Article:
Building collapse EMTs took too long, claims man

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  • <B>Millard Bean</B>, 47, was killed when part of a building collapsed at Morgan&#146;s Point.

    Millard Bean, 47, was killed when part of a building collapsed at Morgan’s Point.
    ((Photo by Glenn Tucker))


Emergency medical responders took too long to reach this week’s fatal industrial accident at Morgan’s Point, a worker from the site has charged.

Three police cars arrived shortly after the accident but EMTs hadn’t shown 20 minutes later, the man claimed.

Millard Bean, 47, died when part of a building collapsed on him on Tuesday morning.

“What were they doing there in the first place if they’re told there’s an industrial accident, without EMTs?” the source questioned.

The man said he’d been friends with Mr Bean, a supervisor with Island Construction for a number of years.

He was one of a group working at another part of the site, who arrived on the scene within minutes of the collapse of a derelict building near Lexington Road.

“We cleared the debris off by 12 to 15 minutes after the accident tops,” he said. “Police got there two to three minutes later. A guy told them to call the EMTs. I heard the inspector say, ‘Quick, call the EMTs’. We’re talking 17 to 20 minutes and still no EMTs. Three cop cars and not a single ambulance is kind of ridiculous.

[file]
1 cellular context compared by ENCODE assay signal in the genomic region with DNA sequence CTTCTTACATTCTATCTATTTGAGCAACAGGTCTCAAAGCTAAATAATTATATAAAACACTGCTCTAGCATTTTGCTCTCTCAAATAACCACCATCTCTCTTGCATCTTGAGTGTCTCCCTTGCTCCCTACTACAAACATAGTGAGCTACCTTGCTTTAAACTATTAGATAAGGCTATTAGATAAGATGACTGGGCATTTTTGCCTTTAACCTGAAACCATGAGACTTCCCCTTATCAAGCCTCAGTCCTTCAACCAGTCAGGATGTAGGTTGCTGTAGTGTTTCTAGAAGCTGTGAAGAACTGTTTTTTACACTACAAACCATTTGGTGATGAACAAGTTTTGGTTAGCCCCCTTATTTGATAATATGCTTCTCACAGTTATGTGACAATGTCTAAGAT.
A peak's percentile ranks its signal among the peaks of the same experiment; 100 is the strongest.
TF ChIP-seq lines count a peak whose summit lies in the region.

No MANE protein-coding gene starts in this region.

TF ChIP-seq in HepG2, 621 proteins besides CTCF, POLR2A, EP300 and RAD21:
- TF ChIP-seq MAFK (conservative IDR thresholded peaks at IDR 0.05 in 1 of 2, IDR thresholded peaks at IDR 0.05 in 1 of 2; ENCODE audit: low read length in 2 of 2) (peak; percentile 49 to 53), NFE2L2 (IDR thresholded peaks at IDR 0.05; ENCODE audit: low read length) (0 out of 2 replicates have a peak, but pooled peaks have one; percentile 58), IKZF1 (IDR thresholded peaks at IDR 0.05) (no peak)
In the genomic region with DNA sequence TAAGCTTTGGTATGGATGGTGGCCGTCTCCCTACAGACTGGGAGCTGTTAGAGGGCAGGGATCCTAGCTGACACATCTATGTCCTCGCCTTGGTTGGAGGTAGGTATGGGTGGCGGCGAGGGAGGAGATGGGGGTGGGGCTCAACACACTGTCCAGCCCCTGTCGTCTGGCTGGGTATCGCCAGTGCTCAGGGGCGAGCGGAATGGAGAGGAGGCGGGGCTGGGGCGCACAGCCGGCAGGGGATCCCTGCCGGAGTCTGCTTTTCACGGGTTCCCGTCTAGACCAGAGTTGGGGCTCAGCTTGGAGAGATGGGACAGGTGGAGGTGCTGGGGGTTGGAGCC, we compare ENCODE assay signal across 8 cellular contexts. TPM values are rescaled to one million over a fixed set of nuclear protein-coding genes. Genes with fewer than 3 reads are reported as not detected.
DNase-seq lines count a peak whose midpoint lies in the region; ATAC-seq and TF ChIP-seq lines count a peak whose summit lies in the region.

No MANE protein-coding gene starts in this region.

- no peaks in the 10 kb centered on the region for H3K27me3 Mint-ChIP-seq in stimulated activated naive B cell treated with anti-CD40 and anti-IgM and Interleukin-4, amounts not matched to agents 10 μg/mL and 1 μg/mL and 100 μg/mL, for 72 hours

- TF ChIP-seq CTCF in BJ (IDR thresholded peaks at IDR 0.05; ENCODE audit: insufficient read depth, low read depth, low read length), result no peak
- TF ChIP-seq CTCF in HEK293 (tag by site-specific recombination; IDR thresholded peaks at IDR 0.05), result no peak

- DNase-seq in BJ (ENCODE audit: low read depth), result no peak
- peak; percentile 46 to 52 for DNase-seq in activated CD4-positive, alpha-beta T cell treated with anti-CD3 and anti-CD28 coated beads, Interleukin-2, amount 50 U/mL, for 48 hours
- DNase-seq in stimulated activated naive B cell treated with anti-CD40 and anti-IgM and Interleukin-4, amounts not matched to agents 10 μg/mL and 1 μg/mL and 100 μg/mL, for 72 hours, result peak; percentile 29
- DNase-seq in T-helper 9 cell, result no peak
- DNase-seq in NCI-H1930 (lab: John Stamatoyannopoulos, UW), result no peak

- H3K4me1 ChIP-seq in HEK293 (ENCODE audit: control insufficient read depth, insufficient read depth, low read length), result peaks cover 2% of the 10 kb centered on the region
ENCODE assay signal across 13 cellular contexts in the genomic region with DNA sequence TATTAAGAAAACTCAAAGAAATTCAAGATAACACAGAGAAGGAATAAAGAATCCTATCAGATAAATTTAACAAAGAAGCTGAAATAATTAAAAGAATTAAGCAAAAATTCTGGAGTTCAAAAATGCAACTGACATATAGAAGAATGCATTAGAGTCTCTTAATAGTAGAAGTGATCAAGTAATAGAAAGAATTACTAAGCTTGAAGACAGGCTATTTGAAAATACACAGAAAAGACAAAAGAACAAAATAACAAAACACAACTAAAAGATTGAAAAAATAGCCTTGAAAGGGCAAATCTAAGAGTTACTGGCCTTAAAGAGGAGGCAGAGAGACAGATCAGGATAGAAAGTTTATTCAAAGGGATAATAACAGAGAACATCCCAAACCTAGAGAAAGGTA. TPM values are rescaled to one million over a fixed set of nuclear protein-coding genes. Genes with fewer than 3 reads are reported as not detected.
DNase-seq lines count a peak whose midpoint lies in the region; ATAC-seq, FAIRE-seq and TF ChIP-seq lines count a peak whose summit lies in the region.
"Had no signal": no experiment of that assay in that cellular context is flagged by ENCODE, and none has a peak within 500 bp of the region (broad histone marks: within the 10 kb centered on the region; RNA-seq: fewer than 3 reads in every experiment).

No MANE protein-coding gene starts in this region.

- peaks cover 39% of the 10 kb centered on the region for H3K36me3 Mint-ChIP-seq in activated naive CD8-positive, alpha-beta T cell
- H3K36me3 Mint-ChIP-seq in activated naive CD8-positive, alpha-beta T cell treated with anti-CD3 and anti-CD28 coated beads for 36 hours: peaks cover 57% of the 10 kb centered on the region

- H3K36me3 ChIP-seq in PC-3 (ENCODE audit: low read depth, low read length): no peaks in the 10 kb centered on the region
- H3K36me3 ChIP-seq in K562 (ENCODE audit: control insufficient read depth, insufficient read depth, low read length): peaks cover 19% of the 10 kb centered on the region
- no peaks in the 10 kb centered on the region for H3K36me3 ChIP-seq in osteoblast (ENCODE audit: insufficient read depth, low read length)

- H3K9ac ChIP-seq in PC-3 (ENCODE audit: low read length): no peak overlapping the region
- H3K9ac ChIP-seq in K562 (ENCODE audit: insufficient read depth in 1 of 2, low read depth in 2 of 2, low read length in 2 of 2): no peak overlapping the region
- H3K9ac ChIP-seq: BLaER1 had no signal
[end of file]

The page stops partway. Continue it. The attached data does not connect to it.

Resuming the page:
“We left, we drove away, and we heard them coming. That was at least 20 minutes.”

Mr Bean was hit by concrete slab and found unconscious by workers who arrived, five to seven minutes after the crash, the man said.

He questioned safety protocol at the site, saying he’d noticed there was heavy machinery nearby, and a lack of hard hats.

“All those buildings are in poor shape. All of them are dangerous.

“I want to know what in the hell that payloader was doing on the site in the first place. The building was very unsafe, not a single hard hat around and this huge machine on the premises could have been vibrating the ground and shaking it up.”

He added: “This building was at least 70 years old and it’s been derelict since the base pulled out. Before you start [work], the Health Department has to say it’s safe. Those buildings are old and decrepit and more than likely fairly safe — but if you are walking in with no safety equipment, that’s foolish.”

The collapse, unofficially described as a freak accident, is now under investigation.

The source who contacted this newspaper said he wanted to make it clear that his group did not see the accident itself.

“It has to be said I got there after the fact. We did not witness anything. We merely cleared off the debris.”

No official response was forthcoming from police and fire services, who are continuing to investigate the accident.

A spokesman for the Department of Environmental Health offered “the most heartfelt condolences” to the family of Mr Bean.

“This matter is under active investigation by the Occupational Safety and Health Office. This includes the taking of witness statements as well as compiling reports from technical officers.

“Further, all information collected is to be kept in strict confidence should the case be considered for prosecution by the Department of Public Prosecution.”

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Published Feb 8, 2013 at 8:00 am (Updated Feb 7, 2013 at 10:17 pm)

Building collapse EMTs took too long, claims man

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